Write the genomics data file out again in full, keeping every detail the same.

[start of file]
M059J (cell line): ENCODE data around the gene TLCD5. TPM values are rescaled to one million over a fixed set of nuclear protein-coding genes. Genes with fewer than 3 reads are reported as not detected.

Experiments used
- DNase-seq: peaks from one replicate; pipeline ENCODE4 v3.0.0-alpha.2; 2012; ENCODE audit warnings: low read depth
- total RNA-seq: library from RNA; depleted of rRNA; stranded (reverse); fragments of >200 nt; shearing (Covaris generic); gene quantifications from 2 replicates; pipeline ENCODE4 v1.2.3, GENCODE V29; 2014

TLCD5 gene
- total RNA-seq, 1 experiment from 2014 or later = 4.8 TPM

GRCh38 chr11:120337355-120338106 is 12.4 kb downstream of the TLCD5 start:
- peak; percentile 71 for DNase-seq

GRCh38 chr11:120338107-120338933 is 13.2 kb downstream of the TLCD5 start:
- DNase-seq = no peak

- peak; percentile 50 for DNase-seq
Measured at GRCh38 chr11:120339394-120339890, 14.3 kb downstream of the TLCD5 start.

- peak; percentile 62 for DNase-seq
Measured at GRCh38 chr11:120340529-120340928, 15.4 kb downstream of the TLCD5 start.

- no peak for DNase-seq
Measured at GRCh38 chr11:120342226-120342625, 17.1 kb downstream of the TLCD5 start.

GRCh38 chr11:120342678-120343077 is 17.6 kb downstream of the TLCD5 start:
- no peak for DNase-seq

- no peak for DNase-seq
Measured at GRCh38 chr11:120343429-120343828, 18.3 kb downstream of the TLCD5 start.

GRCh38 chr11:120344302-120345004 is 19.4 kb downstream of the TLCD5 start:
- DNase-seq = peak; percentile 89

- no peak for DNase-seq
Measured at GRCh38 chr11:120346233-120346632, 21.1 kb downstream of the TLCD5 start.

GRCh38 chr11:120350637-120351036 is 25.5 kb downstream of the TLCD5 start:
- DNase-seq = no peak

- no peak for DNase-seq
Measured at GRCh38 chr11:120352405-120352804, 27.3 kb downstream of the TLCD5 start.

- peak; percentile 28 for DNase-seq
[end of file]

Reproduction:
M059J (cell line): ENCODE data around the gene TLCD5. TPM values are rescaled to one million over a fixed set of nuclear protein-coding genes. Genes with fewer than 3 reads are reported as not detected.

Experiments used
- DNase-seq: peaks from one replicate; pipeline ENCODE4 v3.0.0-alpha.2; 2012; ENCODE audit warnings: low read depth
- total RNA-seq: library from RNA; depleted of rRNA; stranded (reverse); fragments of >200 nt; shearing (Covaris generic); gene quantifications from 2 replicates; pipeline ENCODE4 v1.2.3, GENCODE V29; 2014

TLCD5 gene
- total RNA-seq, 1 experiment from 2014 or later = 4.8 TPM

GRCh38 chr11:120337355-120338106 is 12.4 kb downstream of the TLCD5 start:
- peak; percentile 71 for DNase-seq

GRCh38 chr11:120338107-120338933 is 13.2 kb downstream of the TLCD5 start:
- DNase-seq = no peak

- peak; percentile 50 for DNase-seq
Measured at GRCh38 chr11:120339394-120339890, 14.3 kb downstream of the TLCD5 start.

- peak; percentile 62 for DNase-seq
Measured at GRCh38 chr11:120340529-120340928, 15.4 kb downstream of the TLCD5 start.

- no peak for DNase-seq
Measured at GRCh38 chr11:120342226-120342625, 17.1 kb downstream of the TLCD5 start.

GRCh38 chr11:120342678-120343077 is 17.6 kb downstream of the TLCD5 start:
- no peak for DNase-seq

- no peak for DNase-seq
Measured at GRCh38 chr11:120343429-120343828, 18.3 kb downstream of the TLCD5 start.

GRCh38 chr11:120344302-120345004 is 19.4 kb downstream of the TLCD5 start:
- DNase-seq = peak; percentile 89

- no peak for DNase-seq
Measured at GRCh38 chr11:120346233-120346632, 21.1 kb downstream of the TLCD5 start.

GRCh38 chr11:120350637-120351036 is 25.5 kb downstream of the TLCD5 start:
- DNase-seq = no peak

- no peak for DNase-seq
Measured at GRCh38 chr11:120352405-120352804, 27.3 kb downstream of the TLCD5 start.

- peak; percentile 28 for DNase-seq